Pacific Islanders Have DNA Unknown For Any Known Human Precedent

Pacific Islanders

Scientists discovered DNA of an unknown group of anthropoids.

South Pacific islands are the most obscure and exceptional locations on our planet. Their uniqueness was confirmed by a newly conducted study.

As stated in the report from the University of Texas MD Anderson Cancer Centre in Houston, on the South Pacific islands there were found hints of an earlier unidentified group of anthropoids in the DNA of the Melanesians. The Melanesians were a group that lived in the zone northeast of Australia that surrounds Papua New Guinea and the closets islands.

The investigation managed through computers applies that the unknown tribal anthropoid species located in Melanesian DNA is implausible to be Neanderthal or Denisovan, the two already acknowledged ancestors of the human being.

The two, already well known and established species were found a long time ago. The Neanderthal fossils were discovered in Europe and Asia. The Denisovan DNA comes from a finger bone and teeth in a Siberian cave, even though in small quantity, it’s still acclaimed and famous in the fossil documentation.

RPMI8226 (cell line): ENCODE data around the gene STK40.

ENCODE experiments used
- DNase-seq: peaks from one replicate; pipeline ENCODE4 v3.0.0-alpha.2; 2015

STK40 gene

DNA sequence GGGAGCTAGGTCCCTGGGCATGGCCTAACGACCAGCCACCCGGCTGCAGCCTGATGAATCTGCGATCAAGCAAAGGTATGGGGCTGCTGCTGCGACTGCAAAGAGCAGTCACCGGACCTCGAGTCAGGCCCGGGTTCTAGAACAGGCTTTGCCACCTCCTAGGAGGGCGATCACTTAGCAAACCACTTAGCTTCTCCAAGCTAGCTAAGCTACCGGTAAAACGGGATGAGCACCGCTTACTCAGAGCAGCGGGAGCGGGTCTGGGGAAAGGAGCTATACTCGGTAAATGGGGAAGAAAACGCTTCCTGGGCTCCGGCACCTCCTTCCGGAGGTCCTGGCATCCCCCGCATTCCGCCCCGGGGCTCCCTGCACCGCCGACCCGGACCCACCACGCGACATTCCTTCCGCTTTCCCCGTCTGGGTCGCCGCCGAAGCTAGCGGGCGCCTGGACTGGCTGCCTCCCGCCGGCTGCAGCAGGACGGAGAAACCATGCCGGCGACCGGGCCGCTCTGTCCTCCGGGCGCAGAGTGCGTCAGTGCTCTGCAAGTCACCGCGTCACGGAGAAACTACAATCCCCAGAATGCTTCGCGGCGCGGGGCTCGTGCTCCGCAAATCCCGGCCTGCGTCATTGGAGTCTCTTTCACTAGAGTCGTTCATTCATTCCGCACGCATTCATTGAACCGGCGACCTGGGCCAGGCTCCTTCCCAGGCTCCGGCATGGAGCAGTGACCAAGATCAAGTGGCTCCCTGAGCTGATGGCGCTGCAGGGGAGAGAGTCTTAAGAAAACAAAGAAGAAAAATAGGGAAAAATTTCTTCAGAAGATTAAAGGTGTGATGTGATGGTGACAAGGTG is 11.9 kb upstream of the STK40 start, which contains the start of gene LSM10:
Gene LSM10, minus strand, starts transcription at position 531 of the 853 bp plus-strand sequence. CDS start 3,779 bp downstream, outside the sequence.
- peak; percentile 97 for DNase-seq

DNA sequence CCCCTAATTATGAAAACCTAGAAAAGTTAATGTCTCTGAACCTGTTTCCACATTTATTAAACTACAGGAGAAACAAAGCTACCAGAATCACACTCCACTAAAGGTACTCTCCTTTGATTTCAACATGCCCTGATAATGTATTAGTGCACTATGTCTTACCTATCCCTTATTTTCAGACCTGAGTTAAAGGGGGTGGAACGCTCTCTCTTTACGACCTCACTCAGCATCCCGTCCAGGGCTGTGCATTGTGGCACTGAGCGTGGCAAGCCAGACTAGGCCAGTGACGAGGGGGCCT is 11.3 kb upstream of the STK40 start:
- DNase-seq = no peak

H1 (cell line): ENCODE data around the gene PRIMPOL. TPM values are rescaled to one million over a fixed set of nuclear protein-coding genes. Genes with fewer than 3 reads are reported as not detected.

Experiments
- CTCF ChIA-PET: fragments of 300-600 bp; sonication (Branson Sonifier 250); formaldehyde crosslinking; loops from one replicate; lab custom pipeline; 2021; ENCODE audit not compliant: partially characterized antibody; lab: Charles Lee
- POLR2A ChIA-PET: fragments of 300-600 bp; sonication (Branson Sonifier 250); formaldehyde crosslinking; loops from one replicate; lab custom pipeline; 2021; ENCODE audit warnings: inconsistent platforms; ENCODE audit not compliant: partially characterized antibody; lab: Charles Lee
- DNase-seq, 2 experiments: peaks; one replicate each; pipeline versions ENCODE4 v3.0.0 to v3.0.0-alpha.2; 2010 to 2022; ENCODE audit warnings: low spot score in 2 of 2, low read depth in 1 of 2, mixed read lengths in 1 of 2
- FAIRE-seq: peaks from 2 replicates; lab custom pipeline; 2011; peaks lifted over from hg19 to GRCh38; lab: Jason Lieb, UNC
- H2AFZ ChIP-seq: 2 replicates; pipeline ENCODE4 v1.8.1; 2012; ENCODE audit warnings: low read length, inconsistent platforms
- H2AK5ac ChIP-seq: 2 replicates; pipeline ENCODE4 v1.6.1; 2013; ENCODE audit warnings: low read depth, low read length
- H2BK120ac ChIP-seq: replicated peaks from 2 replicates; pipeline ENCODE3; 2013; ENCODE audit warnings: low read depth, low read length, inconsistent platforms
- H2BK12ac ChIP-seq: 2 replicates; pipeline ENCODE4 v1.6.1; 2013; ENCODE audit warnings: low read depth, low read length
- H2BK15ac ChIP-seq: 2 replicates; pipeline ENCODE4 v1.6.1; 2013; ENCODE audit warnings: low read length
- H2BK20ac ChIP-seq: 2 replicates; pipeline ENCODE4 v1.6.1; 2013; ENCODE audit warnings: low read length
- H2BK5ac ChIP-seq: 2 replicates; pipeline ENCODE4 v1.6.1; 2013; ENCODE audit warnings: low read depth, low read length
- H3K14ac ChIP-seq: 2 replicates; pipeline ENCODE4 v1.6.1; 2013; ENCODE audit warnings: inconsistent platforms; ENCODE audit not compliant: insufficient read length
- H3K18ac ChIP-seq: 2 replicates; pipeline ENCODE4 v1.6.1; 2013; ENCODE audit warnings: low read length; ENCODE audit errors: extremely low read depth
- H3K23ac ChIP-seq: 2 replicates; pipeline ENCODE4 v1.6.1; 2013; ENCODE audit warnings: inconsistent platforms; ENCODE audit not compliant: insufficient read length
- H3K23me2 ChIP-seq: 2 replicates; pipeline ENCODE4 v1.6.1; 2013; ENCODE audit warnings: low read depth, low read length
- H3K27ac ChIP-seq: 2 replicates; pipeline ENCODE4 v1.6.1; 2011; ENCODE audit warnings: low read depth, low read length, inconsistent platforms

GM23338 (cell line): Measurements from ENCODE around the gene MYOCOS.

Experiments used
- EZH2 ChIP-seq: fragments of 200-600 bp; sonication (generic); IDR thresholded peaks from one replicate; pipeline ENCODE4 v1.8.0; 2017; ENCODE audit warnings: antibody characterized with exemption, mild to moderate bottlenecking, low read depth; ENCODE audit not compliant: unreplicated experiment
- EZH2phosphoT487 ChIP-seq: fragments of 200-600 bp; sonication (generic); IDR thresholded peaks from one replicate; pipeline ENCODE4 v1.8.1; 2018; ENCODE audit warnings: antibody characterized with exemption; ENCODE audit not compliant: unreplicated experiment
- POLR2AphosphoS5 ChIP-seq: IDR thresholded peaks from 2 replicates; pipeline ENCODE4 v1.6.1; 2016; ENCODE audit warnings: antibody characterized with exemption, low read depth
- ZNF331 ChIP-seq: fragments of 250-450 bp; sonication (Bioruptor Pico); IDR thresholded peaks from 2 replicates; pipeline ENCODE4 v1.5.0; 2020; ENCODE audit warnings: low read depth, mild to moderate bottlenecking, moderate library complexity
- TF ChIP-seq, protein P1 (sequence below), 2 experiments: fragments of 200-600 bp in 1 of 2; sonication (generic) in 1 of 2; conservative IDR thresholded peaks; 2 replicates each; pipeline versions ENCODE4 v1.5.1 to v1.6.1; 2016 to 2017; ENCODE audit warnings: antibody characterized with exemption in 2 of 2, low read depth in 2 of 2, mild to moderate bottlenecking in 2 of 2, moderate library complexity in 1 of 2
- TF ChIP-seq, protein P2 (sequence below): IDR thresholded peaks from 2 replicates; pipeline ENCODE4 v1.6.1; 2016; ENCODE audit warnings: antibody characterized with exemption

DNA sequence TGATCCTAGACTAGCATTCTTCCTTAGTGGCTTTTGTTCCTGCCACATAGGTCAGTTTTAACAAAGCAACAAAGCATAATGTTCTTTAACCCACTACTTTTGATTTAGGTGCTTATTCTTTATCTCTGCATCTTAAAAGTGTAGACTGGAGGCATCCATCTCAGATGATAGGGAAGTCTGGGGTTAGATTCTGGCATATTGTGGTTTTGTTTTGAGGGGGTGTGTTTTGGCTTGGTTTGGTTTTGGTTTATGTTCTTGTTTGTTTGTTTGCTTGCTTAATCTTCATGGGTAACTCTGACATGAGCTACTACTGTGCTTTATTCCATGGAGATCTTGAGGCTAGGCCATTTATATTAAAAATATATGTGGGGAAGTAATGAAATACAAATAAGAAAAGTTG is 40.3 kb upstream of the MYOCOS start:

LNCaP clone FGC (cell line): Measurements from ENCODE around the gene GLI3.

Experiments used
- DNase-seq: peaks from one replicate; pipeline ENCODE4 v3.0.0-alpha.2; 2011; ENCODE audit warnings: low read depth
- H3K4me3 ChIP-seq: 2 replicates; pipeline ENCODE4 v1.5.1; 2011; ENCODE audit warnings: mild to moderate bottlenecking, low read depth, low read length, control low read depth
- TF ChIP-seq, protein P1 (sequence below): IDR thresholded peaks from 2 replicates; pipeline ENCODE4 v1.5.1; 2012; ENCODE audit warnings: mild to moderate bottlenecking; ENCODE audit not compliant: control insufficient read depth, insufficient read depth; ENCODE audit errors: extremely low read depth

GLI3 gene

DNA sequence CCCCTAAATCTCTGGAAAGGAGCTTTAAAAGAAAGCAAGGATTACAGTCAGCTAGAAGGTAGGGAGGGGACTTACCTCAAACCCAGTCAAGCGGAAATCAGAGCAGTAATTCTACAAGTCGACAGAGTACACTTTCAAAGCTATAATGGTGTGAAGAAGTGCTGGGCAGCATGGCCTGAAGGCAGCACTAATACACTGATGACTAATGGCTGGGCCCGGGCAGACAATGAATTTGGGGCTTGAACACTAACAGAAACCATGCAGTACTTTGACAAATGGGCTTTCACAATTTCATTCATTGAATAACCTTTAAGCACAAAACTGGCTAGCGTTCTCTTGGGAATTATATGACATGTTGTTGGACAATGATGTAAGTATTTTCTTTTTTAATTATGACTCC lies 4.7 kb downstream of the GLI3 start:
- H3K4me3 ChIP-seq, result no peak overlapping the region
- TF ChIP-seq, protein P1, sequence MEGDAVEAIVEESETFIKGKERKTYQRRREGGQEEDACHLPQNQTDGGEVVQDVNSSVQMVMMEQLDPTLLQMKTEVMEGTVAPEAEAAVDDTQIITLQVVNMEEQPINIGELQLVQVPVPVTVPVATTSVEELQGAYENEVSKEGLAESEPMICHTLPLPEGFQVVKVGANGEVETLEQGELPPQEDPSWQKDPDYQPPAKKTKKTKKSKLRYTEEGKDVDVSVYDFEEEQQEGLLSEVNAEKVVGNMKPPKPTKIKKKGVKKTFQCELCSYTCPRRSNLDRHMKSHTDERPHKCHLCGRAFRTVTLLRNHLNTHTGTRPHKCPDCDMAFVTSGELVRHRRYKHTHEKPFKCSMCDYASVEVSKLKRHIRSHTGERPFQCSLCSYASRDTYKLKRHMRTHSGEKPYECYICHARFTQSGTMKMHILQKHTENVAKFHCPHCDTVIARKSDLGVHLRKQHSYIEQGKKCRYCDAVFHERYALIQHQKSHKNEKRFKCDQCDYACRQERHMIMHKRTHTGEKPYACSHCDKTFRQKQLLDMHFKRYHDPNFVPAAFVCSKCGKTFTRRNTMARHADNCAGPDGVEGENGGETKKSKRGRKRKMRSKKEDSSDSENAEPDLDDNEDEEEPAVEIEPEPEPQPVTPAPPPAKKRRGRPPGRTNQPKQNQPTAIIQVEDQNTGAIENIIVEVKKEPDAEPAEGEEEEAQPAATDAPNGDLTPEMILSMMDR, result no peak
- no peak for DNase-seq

The new genetic recreation of the Melanesians has unveiled something different, something unknown and obsolete. It’s supposed that the new species is related with the Neanderthals.

The research Ryan Bohlender told Science News that they either miscalculated the relation between the species or they discovered a completely new population. One thing is sure; the history of humanity is much more complex than we think.

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